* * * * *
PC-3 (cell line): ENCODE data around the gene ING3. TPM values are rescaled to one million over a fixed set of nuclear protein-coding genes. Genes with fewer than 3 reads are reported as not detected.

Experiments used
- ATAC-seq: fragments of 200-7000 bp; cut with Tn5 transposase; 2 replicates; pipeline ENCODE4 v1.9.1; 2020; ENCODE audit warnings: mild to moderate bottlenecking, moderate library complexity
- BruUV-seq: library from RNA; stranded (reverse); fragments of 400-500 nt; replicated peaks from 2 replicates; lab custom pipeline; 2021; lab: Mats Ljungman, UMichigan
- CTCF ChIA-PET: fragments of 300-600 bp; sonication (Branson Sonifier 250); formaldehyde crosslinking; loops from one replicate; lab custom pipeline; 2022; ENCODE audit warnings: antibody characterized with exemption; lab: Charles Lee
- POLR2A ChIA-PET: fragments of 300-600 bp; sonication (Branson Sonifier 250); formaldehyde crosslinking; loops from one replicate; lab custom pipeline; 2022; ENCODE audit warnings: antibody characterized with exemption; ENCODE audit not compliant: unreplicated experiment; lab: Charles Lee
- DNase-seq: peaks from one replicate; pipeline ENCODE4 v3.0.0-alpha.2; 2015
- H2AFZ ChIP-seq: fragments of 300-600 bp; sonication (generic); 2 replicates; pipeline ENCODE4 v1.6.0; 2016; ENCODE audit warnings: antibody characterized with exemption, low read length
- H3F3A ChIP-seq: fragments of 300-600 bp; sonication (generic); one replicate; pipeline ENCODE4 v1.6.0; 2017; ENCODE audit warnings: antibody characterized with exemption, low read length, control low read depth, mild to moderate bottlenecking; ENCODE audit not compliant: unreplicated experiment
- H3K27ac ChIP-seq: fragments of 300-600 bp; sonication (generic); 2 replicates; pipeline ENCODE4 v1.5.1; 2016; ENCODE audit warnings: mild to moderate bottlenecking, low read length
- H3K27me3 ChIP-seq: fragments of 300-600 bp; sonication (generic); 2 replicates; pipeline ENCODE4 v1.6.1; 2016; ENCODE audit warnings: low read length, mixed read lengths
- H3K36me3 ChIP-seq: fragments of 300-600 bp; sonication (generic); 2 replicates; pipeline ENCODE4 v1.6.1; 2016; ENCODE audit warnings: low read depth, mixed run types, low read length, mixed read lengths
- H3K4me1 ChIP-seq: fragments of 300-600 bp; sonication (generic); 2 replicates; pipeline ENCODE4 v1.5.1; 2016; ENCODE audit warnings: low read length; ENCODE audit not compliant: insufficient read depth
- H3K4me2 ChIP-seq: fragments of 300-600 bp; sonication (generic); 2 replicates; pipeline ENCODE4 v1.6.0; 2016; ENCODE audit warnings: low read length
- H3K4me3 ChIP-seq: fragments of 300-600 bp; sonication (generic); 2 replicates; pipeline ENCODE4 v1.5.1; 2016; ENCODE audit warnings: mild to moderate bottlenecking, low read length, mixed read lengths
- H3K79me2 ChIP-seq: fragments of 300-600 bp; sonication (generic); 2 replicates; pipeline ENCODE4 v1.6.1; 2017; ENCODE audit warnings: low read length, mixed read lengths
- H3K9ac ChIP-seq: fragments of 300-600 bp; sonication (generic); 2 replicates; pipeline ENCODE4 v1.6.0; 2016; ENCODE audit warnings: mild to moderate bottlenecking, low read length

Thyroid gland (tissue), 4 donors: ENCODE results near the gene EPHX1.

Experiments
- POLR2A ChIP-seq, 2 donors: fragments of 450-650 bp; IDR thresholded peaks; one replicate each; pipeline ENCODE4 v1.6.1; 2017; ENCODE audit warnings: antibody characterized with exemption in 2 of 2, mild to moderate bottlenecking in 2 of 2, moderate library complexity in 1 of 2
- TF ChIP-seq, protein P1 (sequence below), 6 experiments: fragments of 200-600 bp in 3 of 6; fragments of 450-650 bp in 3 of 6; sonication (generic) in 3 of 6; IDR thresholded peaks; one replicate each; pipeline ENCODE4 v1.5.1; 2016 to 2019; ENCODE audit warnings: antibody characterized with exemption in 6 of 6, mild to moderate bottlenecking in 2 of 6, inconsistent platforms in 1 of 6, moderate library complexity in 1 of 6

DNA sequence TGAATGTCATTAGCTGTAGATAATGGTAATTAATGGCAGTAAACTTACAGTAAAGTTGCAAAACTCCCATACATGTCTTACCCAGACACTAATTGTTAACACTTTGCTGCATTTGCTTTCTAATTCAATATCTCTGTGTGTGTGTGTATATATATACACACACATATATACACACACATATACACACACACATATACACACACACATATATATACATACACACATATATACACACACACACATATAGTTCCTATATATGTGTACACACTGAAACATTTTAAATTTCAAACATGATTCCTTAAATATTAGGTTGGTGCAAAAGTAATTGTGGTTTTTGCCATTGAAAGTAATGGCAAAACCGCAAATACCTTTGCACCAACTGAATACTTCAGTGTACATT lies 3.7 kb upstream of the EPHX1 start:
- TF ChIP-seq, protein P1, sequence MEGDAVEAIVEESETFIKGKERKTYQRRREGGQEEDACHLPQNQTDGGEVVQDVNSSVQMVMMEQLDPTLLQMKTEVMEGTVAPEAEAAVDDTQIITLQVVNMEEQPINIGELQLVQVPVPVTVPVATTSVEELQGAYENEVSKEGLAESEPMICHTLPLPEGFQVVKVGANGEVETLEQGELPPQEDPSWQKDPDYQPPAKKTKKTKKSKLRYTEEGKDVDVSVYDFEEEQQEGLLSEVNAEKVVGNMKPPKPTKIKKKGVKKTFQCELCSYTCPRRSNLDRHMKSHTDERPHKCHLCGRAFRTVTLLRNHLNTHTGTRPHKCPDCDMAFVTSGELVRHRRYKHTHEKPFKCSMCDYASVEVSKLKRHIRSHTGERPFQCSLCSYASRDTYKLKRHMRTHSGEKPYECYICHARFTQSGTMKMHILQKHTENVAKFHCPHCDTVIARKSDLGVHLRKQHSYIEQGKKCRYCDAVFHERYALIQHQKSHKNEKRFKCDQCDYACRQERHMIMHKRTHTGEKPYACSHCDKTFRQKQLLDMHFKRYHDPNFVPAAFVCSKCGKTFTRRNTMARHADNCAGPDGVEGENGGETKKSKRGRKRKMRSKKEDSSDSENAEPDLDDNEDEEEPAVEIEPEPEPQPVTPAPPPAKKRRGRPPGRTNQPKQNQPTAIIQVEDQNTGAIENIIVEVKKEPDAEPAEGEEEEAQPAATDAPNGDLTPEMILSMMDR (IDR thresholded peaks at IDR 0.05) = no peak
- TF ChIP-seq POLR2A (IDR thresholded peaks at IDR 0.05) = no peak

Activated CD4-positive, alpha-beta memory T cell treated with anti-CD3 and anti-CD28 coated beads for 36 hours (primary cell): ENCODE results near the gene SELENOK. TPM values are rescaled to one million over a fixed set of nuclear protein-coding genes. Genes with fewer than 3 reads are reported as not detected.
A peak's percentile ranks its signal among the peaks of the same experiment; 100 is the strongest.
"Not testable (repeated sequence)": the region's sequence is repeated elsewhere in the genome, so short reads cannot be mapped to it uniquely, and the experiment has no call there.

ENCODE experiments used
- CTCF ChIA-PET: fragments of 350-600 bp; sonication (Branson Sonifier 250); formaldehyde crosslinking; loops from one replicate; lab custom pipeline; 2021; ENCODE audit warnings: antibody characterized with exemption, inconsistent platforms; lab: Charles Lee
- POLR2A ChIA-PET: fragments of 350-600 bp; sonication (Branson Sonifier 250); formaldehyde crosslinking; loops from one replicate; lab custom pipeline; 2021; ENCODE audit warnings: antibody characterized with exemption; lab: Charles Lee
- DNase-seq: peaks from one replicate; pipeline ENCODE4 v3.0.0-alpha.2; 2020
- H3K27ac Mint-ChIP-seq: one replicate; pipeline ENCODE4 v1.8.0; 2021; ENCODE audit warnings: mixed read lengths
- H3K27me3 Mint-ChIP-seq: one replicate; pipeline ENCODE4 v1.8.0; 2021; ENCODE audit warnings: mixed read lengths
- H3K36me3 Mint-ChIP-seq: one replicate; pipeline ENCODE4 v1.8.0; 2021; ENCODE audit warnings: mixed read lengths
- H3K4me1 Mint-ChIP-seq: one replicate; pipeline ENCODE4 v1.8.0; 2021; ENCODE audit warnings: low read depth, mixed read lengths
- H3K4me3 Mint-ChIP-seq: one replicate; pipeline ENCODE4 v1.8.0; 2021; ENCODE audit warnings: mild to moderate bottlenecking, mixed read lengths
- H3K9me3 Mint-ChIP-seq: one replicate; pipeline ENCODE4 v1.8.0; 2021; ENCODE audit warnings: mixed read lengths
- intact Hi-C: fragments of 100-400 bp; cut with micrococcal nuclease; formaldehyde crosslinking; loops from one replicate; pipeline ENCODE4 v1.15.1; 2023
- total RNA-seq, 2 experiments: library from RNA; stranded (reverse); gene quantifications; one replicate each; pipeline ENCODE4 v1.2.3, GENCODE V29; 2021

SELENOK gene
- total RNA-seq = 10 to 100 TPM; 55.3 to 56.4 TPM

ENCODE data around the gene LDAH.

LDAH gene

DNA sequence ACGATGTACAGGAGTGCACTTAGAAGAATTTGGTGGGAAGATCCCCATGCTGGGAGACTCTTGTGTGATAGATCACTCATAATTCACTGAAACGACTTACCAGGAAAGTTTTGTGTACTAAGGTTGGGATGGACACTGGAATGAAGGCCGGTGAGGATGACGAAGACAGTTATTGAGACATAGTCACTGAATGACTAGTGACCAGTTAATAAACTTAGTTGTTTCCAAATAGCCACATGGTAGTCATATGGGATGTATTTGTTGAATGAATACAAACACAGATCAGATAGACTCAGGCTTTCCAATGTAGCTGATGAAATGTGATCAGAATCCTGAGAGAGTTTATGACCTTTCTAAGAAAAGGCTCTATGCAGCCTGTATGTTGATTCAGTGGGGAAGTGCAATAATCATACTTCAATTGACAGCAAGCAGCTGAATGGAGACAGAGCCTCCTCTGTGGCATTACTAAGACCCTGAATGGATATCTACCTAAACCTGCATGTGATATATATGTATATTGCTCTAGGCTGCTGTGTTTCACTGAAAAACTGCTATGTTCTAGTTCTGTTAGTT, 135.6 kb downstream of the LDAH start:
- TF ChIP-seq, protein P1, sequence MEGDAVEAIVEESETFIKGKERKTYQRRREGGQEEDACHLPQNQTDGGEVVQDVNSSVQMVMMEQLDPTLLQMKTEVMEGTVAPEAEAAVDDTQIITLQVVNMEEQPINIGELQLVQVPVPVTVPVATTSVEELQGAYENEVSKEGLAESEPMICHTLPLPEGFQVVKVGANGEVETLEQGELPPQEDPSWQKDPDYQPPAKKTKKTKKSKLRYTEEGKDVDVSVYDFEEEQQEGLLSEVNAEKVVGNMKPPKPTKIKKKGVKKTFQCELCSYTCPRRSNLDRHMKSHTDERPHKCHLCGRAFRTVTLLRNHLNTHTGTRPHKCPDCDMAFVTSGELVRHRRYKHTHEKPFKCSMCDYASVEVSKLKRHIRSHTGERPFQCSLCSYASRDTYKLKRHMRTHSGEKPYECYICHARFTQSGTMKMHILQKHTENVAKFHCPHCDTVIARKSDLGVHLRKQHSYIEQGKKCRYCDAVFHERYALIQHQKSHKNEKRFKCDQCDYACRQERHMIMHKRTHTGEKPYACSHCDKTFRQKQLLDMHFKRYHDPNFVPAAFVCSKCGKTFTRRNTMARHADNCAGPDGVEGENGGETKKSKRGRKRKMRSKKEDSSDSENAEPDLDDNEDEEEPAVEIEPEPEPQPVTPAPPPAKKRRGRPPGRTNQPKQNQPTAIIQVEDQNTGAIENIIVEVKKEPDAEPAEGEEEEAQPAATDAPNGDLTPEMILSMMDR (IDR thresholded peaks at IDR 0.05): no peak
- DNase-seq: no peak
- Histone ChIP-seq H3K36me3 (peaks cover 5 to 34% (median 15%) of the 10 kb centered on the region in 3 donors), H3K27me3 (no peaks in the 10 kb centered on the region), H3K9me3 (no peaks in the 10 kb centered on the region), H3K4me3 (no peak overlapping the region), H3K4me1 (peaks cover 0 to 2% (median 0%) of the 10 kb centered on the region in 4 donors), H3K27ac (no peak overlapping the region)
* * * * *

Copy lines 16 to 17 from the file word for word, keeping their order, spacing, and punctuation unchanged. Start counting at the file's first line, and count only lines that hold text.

- H3K79me2 ChIP-seq: fragments of 300-600 bp; sonication (generic); 2 replicates; pipeline ENCODE4 v1.6.1; 2017; ENCODE audit warnings: low read length, mixed read lengths
- H3K9ac ChIP-seq: fragments of 300-600 bp; sonication (generic); 2 replicates; pipeline ENCODE4 v1.6.0; 2016; ENCODE audit warnings: mild to moderate bottlenecking, low read length